Double post - see below
Last edited by LibraryGryffon on Fri Jul 28, 2006 2:11 pm, edited 1 time in total.

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LibraryGryffon

Post   » Fri Jul 28, 2006 2:09 pm


This should be public info since I got it the first two pieces off the NLM Toxnet page. The last two bits are abstracts and those are public, available at pubmed.gov
Last edited by LibraryGryffon on Fri Jul 28, 2006 2:17 pm, edited 1 time in total.

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Lynx
RESIST

Post   » Fri Jul 28, 2006 2:12 pm


Thanks! Just what I needed to know.

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LibraryGryffon

Post   » Fri Jul 28, 2006 2:24 pm


I should have mentioned that the HSDB was publicly available. Toxnet (http://toxnet.nlm.nih.gov/)is a great resource for chemical compound info. The HSDB entry for each compound has a section on both human and on animal toxicity.

Stuff through available through Toxnet and Pubmed (pubmed.gov will get you there) is public. In a sense we've already paid for it with our taxes since they're put out by the government.


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TWP_2

Post   » Fri Jul 28, 2006 2:53 pm


Sorry, the research to create those links took long enough that you all posted several times before I clicked submit.

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LibraryGryffon

Post   » Fri Jul 28, 2006 3:17 pm


That's more than OK. The link to the HSDB pages lets anyone interested easily find out the rest of the stuff they have including the human toxicity stuff too. And as I said, it's a really great resource.

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lisam

Post   » Fri Jul 28, 2006 3:17 pm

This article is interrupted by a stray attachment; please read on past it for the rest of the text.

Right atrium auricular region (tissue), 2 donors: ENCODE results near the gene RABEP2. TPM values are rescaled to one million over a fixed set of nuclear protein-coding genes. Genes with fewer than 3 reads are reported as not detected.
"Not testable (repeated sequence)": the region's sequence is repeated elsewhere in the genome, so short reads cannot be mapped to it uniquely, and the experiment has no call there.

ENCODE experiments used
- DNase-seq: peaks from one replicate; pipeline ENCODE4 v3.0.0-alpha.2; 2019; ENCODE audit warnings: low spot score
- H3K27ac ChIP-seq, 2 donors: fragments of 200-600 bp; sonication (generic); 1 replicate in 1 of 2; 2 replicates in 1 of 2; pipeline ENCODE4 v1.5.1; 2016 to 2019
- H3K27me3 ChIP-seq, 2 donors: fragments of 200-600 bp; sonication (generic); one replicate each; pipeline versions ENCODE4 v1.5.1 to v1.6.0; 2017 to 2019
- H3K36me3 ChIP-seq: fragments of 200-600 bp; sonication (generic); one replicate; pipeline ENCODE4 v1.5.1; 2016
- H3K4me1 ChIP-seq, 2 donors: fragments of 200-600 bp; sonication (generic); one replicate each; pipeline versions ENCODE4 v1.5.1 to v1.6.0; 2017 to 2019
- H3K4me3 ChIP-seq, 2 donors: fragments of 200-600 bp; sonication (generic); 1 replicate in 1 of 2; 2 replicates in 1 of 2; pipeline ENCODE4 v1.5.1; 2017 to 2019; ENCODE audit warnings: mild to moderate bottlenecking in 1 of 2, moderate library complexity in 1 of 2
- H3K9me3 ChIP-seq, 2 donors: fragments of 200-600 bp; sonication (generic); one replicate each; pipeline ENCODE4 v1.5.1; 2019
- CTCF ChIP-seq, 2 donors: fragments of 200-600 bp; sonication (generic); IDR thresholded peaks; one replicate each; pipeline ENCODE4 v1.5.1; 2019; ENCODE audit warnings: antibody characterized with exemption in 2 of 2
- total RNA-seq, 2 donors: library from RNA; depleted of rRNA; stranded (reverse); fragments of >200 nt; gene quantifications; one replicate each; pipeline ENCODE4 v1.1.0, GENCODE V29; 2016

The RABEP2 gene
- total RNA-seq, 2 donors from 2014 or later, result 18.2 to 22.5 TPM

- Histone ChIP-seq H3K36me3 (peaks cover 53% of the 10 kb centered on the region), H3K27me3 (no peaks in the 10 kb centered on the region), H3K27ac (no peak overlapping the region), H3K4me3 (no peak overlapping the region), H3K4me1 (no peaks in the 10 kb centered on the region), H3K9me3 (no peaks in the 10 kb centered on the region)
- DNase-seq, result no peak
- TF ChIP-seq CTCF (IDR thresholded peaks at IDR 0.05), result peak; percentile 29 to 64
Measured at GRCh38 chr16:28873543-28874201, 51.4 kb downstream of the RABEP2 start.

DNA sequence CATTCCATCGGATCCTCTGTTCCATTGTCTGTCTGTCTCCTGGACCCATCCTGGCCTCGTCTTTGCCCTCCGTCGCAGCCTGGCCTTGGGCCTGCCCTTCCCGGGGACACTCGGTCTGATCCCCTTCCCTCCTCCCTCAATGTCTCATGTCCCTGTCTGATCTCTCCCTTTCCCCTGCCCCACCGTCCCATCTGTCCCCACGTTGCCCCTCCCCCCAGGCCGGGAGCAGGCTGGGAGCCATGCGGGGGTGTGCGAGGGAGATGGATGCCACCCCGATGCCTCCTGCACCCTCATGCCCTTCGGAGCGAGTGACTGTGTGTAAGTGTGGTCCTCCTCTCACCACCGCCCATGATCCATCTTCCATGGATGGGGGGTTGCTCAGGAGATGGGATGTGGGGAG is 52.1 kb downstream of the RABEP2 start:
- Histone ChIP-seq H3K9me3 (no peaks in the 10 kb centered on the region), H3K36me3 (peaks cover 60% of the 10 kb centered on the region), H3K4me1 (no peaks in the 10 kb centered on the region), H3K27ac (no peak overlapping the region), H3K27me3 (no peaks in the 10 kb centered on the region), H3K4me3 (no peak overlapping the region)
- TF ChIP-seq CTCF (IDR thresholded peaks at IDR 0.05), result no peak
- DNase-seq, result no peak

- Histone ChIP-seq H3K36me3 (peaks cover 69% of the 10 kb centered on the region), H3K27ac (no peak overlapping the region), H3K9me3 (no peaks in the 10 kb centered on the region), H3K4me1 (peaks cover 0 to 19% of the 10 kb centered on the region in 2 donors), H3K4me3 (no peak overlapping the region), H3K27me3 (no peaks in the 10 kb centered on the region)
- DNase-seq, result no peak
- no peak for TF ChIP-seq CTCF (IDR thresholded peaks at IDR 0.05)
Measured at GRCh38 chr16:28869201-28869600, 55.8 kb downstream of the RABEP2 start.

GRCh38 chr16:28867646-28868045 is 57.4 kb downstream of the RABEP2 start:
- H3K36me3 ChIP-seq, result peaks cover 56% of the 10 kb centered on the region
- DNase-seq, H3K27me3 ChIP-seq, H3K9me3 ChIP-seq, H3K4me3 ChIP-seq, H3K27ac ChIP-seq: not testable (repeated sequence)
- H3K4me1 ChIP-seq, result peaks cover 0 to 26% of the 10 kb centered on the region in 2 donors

Pyrethrins are used quite a bit in horse fly sprays. I was confused, when reading directions, to discover that they give warnings not to get it on your skin when applying it. So why, if it's toxic to me, isn't it toxic to my horse?

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Lynx
RESIST

Post   » Fri Jul 28, 2006 3:30 pm


Ah, the .gov stuff! Love it! I have some NADA files on my site and there is copyright info saying we can use them. I used to just link to the files and they kept moving the darn things around so I had dead links! I just hated that. So I took them up on their being public documents and stuck them here.

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Perpetual Pig Slave

Post   » Sat Jul 29, 2006 12:41 am


I read an article in the Minneapolis paper last week that said companies are now installing "mosquito control systems" for your yard. They work similar to timed sprinkling systems except they spray pyrethins instead of water.

The article went on to say that pyrethins were safe for people but with widespread use there were some concerns with water quality and resistance in the mosquito population.

What are people thinking?? Where do they think the runoff goes. It not only kills the mosquitos but butterflies, moths, beetles, grubs, ants, spiders, and any other bug in your yard.. Wow look at the pretty DEAD zone.

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TWP_2

Post   » Sat Jul 29, 2006 2:49 am


I'd rather just build a cave in my backyard and breed bats.

They eat something like 3000 mosquitoes per night, and bats are way cuter than mosquitoes.

Jim

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Jennicat

Post   » Sat Jul 29, 2006 8:19 am


They say that pyrethrins are nonharmful to humans?

http://msds.ogden.disa.mil/msds/owa/web_msds.display?imsdsnr=9803

We used it as an insecticide in our greenhouses at school. It's certainly not safe to have on or in the air around you for an extended period of time, we had to wear respirators for it. It's not as dangerous as many chemicals, but I'd never spray it all over my yard daily though.